IVASS 6/2014: all the news you need to know

The IVASS 6/2014 regulation unites and harmonises the preceding rules relative to organisational, technological and professional standards concerning training and professional updating – intended as the exercise of intermediation and further obligatory preparation – for insurance intermediaries, with reference to training products, the requirements of training subjects and the technical characteristics of the Learning Management System, or other learning platforms.
Who can organise training courses according to the new regulations? Of course, insurance companies and first level intermediaries that can arrange the courses internally or opt only for their organisational management by entrusting the task of holding courses to external agencies possessing the proper requirements (category associations of insurance, credit and financial intermediaries, agencies belonging

to universities recognised by the Ministry of Education, University and Research, agencies possessing UNI EN ISO 9001:2008 sector EA37, UNI ISO 29990:11 quality certification or that of other accredited systems recognised at the European and international level).

The new regulation adopts stronger rules for the requirements of teachers. Whether internal or external, the teaching role must be entrusted to: a) university professors in those subjects pertinent to the content of the courses;
b) persons who have at least five years’ training and/or professional experience in the subjects that are pertinent to the courses;
c) employees or ex-employees of insurance companies and intermediaries registered under section D of the RUI, as well as intermediaries registered under sections A and B of the RUI, “as long as they possess proven professional experience matured over a minimum of five years performing activities of adequate didactic ability”.

The amount of hours for the training of the newly-hired personnel remains unchanged (60 hours to be completed within a period of 12 months) while the annual training requirement has been changed from 30 to 60 hours for professional update, of which at least 15 must be carried out within the calendar year: this modification allows greater flexibility to personnel who must meet the requirement to satisfy their training needs. The indications for call center operators remains the same.

For those engaged in eLearning, the most significant novelty of the new regulations regards the methods that are permitted for training and updating, among which the classroom, videoconference, webinar and eLearning are taken into consideration, being finally recognised as equally acceptable. As has already been done for the classroom, the admissibility criteria of eLearning is well defined, abolishing any other form of FAD issued on hard copy support and not tracked and establishing a series of requirements that relate to specific professional skills. Not as well defined are the requirements of video-conferences or webinars that seem to be teaching methods which are subject to less control.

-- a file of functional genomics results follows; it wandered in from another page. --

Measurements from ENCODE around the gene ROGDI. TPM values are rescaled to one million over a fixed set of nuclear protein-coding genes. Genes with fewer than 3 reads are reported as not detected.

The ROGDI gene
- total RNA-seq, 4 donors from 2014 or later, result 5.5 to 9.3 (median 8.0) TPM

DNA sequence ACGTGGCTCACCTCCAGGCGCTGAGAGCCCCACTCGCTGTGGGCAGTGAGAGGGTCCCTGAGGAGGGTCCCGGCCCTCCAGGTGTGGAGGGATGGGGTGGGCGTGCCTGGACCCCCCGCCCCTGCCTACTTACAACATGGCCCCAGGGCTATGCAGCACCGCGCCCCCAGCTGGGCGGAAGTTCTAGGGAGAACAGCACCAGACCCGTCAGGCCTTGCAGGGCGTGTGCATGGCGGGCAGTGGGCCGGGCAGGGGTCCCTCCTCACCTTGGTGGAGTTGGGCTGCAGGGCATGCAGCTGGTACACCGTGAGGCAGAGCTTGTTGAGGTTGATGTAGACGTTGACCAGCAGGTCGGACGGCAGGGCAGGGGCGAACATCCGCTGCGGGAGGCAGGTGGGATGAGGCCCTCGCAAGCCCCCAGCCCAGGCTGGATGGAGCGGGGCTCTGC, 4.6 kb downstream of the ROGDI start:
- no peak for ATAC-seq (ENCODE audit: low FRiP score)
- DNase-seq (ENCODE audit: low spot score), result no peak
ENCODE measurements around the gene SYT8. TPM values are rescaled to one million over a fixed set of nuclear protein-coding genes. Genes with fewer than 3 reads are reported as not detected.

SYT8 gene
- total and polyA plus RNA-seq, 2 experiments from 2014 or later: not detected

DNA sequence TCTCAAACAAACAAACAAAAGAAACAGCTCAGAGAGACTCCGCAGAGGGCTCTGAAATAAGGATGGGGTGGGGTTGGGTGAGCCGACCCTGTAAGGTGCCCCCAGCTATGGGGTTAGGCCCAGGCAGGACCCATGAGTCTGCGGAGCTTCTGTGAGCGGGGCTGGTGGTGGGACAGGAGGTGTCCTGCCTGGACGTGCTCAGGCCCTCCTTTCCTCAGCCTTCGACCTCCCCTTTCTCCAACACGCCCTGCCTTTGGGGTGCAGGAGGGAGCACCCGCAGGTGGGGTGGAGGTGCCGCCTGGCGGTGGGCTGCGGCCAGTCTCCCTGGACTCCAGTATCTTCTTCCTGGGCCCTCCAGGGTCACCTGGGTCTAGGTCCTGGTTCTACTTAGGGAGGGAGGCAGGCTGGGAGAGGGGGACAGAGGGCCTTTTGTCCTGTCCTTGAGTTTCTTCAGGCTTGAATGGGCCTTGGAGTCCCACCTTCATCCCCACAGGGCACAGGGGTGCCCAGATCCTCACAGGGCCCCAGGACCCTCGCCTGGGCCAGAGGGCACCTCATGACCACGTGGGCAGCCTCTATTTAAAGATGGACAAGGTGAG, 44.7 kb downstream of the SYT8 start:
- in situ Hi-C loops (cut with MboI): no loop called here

Participation in conferences, round tables, workshops and seminars are not equally recognised as a training activity.

The training and update courses performed are valid if they are confirmed by passing a final test (with 60% correct answers). The test may be organised as a questionnaire with multiple choice and single answers, made up of an adequate number and difficulty of questions that will be pertinent and proportional to the content and duration of the course and may be administered also with a random method. The certificate at the end of the course must contain the following data: organiser of the course, teachers, duration and content.
What are the new rules relative to certificates?
– they do not have to be signed by the participant, but only by the subject that has organised the course;
– they must indicate possession of the obligations required of the person who took the course and the instructors who managed it;
– they may also be issued in digital format.
Another change regards the method of taking the training test, which must be held exclusively in a classroom and without any assistance; for the update the test may be held instead also remotely, as long as the exact identity of the participants is confirmed: this rather vague formula may be satisfied also by assigning to each participant a unique user ID.
Persons who take courses for third parties, at the conclusion, must deliver to the contracting party documentation (also in digital format) that indicates the programmes studied, the names of the instructors, the test questionnaires and the test reports.

Regarding course content (article 13), the new regulation introduces (attachment 1) a well-developed list in four thematic areas (legal, technical, administrative-management, IT) for an overall 24 modules (not always described clearly), adopting some details concerning what has been established until now, but indicating no real innovation.
In conclusion, the new regulation attributes to eLearning the same citizenship rights as classroom methods within the panorama of adopted didactic possibilities for the training of insurance professionals.
The seriousness of the new requirements introduced is testified to also by the careful description of the requirements that eLearning services and tools must possess to be recognised and judged as equal to the task.

 

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